How do you make money? By producing goods and selling them. It’s literally the only thing you can do in this game. You can buy from the black market, to protect yourself (with the hologram or the goon squad) or to damage the others (with the pirates or bombs), but that will only give you a slight advantage and the more you partake in the offers of the black market, the more it costs you. Trading offworld with a rocket brings a lot of money, but to get there, you need to earn a lot first. And you only have limited space, too.

Limited space is actually where this game becomes a strategy game. With every upgrade of your headquarters, you get a number of new claims, which means you can build a couple more structures. You can also buy claims from the black market, but, as mentioned, that gets more expensive every time. You have to plan what you want to buy. You can destroy structures again and build something else instead, but you don’t have enough claims to build up a huge production. You need to decide what to build and what to do with it. Do you want a second offworld market (the rocket) or do you want a hacker array to manipulate the prices with? Do you want to invest in research or do you rather want to overproduce on food and send out rocket over rocket to the asteroid belt?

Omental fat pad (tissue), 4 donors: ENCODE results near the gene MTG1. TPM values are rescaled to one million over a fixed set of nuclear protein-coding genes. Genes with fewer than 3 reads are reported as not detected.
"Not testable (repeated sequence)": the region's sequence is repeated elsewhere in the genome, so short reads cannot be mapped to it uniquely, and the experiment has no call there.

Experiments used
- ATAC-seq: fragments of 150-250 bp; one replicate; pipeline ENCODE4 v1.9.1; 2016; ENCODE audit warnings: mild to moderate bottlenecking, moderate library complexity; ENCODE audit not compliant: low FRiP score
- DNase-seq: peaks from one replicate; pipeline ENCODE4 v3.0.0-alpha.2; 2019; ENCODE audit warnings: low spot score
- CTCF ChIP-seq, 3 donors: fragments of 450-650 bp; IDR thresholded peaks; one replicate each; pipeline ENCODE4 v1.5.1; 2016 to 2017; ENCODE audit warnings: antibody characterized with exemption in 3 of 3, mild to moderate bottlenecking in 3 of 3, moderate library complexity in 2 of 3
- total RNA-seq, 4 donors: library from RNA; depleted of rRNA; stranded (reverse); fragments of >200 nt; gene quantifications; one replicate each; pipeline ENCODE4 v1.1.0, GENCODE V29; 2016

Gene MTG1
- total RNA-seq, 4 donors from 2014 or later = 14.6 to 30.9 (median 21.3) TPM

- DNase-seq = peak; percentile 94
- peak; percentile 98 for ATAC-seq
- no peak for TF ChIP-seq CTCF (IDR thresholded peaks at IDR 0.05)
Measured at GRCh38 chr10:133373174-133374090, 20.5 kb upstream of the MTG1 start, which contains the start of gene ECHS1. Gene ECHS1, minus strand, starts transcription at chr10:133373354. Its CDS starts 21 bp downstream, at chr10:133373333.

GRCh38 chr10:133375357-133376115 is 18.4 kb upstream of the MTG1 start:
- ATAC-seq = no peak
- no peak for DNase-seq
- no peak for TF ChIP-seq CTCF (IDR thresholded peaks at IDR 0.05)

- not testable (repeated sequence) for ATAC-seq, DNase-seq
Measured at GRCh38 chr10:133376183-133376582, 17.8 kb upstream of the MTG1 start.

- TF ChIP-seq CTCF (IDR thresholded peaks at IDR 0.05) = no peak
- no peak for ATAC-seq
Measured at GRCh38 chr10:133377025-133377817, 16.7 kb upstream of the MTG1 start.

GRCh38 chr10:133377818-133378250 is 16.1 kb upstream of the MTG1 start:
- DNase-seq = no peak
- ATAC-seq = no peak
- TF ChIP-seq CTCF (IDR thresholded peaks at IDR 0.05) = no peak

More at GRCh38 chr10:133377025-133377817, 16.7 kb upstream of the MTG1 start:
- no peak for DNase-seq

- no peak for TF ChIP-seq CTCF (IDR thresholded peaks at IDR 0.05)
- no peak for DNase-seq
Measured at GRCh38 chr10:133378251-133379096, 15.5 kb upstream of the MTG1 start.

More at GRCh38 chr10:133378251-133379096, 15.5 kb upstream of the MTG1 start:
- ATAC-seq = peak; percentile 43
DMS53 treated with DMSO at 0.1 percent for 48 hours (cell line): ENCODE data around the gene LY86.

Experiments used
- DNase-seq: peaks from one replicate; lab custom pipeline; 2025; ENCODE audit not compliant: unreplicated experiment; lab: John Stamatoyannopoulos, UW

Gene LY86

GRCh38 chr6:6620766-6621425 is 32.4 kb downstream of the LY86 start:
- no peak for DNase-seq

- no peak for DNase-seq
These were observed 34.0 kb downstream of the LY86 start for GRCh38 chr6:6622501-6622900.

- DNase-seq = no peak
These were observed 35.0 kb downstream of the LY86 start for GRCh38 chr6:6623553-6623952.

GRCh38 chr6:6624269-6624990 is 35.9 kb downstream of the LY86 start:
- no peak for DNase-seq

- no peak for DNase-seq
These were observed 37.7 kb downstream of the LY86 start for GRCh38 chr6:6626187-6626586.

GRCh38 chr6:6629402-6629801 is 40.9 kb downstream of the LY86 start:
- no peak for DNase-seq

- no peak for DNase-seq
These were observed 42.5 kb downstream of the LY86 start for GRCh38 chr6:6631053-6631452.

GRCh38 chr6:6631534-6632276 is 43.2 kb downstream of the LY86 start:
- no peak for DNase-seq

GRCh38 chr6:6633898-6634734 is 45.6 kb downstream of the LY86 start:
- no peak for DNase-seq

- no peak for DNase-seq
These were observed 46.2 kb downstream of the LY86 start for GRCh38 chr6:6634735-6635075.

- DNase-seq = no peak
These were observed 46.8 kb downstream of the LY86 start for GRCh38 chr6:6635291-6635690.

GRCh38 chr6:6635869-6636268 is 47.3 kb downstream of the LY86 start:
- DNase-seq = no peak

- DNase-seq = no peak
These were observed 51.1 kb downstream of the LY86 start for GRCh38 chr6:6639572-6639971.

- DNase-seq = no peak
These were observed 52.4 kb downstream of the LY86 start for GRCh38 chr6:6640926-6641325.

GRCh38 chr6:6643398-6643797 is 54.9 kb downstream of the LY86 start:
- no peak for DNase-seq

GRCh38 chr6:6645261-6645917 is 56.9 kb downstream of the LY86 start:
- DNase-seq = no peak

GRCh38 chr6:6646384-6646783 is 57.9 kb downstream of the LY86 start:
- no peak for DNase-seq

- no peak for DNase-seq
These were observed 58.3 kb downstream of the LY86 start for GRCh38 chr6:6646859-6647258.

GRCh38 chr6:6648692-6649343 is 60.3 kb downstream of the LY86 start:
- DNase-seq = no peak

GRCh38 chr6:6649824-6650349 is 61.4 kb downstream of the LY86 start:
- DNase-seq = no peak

In the end, it doesn’t matter what strategy you have for making money, as long as you make much of it quickly. At the beginning, the shares usually are in a range of $15 to $17 a share, which means you need around $15,000 to $17,000 to buy the first package. After you start buying, as with everything on the market, shares go up in price. Do you want to go ‘all out’ and buy in bulk, even though the last packages will be very expensive like this? Do you want to buy a package here and there, which is cheaper, but will allow the other player to buy up shares as well to make it harder for you? You can cash everything you have in at once and use the money to buy up package after package, but what if you lack a few thousand in the end? It will take you ages to build up your stock again. You can go the safe way and buy shares only when you have enough money on the side, but that gives your competitors time and resources to do the same to you - or to buy their own shares to force you to buy in bulk. That is where the game becomes challenging. Have I also mentioned the game runs in real time? This isn’t one of your 4x4 turn-based affairs, despite the hexagonal tiles.